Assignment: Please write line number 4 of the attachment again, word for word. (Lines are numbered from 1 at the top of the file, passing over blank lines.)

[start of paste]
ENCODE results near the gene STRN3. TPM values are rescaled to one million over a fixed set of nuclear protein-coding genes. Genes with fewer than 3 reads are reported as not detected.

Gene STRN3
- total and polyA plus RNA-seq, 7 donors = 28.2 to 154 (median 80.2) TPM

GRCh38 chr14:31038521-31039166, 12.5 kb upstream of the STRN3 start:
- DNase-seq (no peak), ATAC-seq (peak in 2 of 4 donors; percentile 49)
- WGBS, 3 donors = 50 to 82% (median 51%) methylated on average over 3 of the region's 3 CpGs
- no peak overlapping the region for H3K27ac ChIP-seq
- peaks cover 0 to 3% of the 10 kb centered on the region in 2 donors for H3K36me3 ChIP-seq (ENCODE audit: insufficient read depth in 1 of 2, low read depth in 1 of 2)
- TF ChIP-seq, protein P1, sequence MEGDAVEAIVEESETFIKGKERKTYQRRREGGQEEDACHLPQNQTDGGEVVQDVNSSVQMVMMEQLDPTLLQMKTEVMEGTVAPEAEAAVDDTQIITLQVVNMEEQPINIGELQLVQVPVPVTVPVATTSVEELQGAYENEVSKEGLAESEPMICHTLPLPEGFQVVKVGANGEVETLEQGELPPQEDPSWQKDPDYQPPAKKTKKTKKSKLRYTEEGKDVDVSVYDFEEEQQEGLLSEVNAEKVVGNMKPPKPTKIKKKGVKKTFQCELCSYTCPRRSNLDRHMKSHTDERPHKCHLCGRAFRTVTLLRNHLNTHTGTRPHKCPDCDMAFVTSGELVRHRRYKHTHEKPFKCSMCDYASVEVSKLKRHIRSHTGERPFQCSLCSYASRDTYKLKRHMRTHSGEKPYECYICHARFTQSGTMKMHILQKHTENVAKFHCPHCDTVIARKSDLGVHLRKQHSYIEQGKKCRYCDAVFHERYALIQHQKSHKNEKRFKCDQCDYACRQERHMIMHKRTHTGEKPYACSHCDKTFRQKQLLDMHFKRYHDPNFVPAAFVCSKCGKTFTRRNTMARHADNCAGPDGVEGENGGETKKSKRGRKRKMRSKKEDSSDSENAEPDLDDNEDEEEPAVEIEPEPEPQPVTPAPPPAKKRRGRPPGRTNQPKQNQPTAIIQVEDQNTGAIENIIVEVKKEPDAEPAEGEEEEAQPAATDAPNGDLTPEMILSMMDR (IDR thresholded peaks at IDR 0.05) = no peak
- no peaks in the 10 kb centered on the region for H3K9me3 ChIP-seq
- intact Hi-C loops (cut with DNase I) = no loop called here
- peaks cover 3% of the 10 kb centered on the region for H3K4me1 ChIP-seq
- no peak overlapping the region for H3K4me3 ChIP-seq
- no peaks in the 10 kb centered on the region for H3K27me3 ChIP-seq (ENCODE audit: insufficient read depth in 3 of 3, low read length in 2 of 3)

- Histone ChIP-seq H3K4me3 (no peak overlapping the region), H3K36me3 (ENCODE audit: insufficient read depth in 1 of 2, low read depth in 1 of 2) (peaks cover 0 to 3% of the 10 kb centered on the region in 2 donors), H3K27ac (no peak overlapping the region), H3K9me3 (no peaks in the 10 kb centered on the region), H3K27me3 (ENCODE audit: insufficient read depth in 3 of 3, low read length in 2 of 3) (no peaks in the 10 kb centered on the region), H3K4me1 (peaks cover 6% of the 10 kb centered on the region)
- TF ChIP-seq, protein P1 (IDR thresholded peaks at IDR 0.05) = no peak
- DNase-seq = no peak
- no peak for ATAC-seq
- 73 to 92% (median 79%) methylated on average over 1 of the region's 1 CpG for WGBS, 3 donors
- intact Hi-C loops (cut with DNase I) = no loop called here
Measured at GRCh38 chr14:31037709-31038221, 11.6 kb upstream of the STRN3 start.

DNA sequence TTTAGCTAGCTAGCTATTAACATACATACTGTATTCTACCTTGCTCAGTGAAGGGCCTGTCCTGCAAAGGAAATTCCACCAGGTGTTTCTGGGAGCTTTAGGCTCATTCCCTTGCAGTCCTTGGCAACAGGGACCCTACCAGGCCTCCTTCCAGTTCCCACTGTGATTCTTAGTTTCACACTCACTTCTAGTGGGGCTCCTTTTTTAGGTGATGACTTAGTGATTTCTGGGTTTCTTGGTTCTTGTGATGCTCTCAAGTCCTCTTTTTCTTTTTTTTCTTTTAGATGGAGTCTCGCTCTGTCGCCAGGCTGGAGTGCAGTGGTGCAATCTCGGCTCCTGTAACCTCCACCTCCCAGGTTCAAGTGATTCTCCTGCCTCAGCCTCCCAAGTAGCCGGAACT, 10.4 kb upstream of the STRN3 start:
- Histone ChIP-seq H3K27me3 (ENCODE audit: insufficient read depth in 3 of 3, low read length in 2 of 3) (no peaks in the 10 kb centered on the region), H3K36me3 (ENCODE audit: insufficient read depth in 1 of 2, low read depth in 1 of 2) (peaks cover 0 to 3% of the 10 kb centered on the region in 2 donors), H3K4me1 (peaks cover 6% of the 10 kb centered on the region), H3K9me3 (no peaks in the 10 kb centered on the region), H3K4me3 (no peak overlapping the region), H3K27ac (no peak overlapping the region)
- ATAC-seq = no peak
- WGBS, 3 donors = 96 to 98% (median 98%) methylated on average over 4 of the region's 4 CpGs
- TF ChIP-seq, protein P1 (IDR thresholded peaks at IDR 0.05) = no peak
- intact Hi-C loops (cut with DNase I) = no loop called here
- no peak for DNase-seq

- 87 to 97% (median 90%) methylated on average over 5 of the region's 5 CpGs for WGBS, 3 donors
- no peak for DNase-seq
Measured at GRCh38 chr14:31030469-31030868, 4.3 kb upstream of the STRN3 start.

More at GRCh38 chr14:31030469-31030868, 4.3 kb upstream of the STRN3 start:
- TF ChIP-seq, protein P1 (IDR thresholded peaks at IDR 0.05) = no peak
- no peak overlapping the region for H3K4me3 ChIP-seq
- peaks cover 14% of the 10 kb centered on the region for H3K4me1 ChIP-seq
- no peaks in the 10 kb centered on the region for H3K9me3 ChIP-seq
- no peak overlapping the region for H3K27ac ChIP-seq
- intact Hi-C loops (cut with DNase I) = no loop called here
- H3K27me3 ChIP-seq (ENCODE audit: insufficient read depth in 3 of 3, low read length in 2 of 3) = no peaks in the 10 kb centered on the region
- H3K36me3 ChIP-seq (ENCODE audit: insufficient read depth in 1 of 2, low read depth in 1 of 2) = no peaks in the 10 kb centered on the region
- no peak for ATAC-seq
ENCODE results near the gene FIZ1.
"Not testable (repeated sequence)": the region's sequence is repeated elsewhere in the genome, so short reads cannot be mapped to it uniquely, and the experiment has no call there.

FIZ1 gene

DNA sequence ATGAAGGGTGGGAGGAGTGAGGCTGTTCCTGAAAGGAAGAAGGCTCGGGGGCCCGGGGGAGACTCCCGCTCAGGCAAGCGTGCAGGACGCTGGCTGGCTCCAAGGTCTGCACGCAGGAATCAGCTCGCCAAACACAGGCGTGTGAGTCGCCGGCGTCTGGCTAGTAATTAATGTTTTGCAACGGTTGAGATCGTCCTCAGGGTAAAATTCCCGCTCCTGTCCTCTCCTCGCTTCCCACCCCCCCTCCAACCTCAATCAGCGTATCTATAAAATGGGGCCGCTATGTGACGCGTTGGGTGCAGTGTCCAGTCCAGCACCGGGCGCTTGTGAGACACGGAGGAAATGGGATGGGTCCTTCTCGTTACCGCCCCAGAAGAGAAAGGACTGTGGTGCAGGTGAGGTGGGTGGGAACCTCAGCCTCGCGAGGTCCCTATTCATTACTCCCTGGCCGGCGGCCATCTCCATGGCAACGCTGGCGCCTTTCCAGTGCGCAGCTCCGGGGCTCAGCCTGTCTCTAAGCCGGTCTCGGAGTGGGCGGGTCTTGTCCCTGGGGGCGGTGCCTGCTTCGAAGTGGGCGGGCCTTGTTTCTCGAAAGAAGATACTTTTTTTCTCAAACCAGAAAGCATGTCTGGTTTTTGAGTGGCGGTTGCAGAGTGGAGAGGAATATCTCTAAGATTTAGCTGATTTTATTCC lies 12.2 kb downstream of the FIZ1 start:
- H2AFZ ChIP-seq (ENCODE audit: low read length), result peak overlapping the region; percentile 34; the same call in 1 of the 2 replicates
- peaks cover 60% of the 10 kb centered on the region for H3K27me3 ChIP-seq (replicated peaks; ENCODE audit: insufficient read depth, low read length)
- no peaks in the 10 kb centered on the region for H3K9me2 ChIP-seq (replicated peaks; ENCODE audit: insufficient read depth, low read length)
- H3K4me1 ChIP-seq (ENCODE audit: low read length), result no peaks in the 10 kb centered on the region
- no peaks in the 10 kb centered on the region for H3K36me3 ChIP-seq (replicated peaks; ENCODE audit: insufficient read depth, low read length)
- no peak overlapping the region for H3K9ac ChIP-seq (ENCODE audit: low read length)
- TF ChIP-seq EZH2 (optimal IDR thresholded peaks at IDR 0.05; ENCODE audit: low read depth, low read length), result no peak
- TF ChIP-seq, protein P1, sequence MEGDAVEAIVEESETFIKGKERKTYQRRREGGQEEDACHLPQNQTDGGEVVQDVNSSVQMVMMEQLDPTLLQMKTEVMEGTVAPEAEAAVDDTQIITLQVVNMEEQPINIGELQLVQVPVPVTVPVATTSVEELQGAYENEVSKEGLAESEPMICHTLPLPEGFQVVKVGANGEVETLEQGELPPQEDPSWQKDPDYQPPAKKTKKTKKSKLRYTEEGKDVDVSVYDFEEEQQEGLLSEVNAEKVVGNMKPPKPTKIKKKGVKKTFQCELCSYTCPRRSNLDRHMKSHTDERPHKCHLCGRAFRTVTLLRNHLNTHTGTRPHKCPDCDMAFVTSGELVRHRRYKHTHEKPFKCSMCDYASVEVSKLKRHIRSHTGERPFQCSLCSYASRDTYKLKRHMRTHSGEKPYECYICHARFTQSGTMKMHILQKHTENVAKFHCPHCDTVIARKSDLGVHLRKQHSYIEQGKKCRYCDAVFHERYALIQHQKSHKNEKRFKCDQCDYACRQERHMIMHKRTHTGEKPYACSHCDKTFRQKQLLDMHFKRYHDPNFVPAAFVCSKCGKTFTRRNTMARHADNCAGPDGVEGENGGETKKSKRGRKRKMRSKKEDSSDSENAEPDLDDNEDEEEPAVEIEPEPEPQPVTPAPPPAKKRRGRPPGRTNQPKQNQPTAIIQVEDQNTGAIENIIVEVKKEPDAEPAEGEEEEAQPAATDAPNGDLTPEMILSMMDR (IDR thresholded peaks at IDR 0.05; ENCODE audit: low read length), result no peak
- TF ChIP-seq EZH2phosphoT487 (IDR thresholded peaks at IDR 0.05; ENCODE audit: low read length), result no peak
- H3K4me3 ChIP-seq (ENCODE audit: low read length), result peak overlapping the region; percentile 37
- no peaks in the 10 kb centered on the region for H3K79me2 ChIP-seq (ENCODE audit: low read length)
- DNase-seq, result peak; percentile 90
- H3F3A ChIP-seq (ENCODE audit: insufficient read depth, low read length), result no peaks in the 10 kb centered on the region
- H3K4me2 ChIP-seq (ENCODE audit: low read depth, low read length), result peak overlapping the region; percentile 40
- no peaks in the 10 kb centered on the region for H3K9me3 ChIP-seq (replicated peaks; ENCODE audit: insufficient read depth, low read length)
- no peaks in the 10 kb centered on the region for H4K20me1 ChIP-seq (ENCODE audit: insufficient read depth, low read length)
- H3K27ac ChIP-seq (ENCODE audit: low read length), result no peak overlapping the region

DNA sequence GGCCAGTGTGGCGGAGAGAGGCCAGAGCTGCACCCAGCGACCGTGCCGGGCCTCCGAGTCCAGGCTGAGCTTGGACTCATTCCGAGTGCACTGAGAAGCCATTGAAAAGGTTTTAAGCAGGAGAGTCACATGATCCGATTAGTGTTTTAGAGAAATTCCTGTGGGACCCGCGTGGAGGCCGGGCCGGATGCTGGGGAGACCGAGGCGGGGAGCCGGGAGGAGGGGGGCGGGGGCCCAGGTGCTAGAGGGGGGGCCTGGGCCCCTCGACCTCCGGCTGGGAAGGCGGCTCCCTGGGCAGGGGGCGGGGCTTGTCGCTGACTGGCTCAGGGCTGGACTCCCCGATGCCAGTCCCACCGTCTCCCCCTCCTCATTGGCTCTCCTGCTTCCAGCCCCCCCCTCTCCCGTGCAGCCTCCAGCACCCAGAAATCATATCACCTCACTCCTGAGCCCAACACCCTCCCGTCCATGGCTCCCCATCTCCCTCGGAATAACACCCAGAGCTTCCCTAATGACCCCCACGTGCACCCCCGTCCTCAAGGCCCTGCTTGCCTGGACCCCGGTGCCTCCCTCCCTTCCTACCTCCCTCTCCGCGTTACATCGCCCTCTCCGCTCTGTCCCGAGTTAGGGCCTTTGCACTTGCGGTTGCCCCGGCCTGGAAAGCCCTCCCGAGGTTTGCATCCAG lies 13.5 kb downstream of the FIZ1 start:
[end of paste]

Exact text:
GRCh38 chr14:31038521-31039166, 12.5 kb upstream of the STRN3 start: